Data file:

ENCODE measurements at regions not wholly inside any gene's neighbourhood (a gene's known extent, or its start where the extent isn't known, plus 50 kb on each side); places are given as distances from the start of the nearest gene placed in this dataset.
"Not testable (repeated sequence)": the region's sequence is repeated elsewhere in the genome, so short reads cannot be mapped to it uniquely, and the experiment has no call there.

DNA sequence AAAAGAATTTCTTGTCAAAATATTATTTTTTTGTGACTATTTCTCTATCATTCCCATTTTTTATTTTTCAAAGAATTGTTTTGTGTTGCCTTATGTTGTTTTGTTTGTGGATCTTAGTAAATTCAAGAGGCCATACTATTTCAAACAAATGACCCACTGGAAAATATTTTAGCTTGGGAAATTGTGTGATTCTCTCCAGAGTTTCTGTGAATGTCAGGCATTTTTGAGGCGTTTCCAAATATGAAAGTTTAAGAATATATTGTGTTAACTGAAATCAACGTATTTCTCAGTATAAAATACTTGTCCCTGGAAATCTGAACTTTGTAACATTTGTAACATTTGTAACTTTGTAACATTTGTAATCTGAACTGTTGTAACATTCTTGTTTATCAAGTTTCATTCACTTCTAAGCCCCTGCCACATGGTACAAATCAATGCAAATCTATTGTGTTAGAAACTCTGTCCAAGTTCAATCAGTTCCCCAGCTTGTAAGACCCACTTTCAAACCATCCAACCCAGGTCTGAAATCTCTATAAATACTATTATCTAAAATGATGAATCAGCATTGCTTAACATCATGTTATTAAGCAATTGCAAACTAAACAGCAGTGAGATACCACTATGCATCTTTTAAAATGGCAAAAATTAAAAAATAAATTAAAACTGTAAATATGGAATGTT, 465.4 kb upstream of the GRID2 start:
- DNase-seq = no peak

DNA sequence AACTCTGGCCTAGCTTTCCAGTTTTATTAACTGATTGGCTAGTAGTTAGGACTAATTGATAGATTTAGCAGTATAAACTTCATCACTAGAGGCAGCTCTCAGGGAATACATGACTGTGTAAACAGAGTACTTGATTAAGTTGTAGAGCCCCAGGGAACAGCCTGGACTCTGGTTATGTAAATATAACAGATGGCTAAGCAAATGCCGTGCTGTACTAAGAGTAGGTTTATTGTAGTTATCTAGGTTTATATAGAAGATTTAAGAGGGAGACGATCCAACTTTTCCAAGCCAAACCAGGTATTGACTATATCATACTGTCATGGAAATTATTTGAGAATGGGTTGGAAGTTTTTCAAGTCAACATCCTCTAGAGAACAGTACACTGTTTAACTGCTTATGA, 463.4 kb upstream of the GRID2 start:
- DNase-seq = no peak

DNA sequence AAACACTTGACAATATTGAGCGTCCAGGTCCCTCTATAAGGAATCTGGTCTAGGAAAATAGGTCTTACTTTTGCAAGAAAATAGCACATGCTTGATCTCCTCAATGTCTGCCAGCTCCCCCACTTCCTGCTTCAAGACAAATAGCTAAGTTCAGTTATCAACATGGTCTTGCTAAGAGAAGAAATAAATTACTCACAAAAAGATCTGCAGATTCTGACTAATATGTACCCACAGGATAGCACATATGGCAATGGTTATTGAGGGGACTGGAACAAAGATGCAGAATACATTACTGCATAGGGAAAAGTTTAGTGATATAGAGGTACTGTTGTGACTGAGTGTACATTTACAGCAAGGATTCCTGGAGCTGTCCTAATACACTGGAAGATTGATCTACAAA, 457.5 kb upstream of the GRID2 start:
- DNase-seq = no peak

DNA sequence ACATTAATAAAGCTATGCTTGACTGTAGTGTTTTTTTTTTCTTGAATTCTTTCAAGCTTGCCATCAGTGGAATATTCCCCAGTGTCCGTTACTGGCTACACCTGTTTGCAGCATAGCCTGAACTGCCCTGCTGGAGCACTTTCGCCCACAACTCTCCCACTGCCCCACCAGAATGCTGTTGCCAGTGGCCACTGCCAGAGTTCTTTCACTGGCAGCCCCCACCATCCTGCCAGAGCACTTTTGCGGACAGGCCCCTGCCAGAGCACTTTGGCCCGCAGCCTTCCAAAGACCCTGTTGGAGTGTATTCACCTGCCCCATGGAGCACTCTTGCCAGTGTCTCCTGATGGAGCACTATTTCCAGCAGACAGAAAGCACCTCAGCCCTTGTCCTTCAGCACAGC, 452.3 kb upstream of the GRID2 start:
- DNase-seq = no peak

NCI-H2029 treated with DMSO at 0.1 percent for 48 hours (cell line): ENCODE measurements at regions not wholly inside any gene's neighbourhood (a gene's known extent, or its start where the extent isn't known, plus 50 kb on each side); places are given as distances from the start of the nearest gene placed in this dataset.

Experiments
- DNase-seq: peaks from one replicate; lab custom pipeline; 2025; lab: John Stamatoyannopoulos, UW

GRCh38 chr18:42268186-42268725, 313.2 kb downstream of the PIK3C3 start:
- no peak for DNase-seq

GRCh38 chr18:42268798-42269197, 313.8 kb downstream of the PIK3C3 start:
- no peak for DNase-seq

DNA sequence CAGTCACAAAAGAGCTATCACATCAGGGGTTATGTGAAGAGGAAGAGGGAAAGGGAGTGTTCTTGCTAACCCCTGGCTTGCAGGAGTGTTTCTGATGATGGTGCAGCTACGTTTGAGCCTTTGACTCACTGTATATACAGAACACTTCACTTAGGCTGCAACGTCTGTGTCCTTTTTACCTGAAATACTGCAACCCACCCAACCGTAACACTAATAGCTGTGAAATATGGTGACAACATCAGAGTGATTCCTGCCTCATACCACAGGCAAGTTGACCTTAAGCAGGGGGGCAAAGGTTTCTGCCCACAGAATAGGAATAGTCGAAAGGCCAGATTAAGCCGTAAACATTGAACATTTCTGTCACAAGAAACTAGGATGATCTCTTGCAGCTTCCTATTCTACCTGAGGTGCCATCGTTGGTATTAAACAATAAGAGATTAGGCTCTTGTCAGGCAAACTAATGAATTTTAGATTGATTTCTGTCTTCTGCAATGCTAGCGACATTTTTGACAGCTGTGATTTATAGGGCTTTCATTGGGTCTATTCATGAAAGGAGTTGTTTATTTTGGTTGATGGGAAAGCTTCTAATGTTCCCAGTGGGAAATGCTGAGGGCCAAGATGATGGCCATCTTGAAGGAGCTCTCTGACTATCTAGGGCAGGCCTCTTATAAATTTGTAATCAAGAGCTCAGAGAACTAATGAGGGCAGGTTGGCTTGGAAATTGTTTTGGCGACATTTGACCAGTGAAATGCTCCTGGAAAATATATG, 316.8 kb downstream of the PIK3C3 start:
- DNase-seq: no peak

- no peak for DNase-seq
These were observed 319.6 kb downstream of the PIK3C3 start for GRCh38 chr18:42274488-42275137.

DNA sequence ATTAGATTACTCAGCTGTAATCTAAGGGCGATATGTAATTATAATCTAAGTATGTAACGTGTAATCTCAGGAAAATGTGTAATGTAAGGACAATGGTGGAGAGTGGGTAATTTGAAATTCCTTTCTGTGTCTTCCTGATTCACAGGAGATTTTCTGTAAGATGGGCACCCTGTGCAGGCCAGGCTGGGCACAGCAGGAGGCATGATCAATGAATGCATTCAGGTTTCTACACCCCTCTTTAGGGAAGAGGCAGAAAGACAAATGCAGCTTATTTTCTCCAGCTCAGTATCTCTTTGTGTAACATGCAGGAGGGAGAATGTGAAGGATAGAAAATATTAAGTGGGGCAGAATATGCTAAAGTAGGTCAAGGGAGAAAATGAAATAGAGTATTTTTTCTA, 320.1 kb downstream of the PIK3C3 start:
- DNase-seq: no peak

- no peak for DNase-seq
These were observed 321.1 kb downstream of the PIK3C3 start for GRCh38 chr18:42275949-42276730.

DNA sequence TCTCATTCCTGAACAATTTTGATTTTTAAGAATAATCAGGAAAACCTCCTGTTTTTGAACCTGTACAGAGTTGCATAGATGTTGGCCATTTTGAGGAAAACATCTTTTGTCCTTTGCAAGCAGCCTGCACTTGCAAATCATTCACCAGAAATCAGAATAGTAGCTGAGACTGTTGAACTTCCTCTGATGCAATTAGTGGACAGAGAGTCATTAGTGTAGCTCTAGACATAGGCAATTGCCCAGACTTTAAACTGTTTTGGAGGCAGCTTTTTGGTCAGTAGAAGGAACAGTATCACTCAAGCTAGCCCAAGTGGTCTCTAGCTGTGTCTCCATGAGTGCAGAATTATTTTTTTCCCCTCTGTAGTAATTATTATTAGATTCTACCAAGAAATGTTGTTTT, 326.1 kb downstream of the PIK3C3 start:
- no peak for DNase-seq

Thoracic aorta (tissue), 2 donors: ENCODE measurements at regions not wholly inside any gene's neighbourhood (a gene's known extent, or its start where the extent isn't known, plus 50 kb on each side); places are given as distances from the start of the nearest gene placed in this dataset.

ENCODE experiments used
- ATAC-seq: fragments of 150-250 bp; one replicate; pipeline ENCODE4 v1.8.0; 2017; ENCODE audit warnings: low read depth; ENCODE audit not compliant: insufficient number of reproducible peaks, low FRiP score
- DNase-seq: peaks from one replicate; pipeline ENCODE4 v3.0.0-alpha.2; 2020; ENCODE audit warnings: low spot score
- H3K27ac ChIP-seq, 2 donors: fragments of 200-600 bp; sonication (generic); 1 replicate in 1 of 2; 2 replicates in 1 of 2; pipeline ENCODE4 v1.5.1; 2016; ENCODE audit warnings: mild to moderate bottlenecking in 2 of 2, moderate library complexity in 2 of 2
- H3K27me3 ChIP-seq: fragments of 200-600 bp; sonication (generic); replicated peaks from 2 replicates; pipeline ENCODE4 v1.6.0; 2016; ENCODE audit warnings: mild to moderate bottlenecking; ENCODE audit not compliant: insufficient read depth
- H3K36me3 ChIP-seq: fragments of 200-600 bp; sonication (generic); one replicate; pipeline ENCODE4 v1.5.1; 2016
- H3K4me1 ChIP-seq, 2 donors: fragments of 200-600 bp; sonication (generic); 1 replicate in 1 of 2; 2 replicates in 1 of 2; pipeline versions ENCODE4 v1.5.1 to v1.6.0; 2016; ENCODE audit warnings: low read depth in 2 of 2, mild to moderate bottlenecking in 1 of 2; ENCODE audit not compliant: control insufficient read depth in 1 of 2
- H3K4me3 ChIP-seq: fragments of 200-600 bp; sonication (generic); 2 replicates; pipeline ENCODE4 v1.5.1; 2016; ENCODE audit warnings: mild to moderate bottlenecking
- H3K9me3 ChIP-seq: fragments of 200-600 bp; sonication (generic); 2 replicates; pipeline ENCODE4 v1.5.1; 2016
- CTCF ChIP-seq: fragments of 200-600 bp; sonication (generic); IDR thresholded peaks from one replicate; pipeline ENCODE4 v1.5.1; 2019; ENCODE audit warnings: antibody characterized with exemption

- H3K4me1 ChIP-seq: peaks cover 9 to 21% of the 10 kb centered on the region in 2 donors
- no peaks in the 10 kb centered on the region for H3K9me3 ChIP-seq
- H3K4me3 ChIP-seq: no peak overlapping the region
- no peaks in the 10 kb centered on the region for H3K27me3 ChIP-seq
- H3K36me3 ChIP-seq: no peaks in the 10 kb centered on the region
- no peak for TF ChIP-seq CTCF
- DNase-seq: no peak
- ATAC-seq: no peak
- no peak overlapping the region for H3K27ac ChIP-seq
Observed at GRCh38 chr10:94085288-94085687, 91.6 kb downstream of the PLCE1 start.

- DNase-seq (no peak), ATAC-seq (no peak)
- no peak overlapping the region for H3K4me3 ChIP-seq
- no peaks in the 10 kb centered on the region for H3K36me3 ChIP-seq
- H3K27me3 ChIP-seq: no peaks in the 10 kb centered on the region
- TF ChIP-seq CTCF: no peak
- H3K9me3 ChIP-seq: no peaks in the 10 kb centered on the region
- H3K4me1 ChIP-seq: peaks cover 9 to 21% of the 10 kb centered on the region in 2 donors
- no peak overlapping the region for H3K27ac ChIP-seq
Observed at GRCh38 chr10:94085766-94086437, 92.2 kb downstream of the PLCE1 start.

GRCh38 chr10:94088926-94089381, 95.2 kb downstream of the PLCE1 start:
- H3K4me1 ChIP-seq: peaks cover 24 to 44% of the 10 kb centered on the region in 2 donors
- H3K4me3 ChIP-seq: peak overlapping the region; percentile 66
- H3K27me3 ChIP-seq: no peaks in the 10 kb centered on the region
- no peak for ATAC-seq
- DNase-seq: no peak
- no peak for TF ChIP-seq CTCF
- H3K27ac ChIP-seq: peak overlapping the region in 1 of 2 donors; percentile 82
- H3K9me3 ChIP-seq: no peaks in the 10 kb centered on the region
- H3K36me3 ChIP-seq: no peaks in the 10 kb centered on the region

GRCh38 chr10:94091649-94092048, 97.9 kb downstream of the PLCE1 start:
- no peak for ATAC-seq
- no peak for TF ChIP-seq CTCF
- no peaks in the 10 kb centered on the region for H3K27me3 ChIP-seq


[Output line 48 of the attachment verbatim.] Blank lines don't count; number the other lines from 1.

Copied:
Observed at GRCh38 chr10:94085288-94085687, 91.6 kb downstream of the PLCE1 start.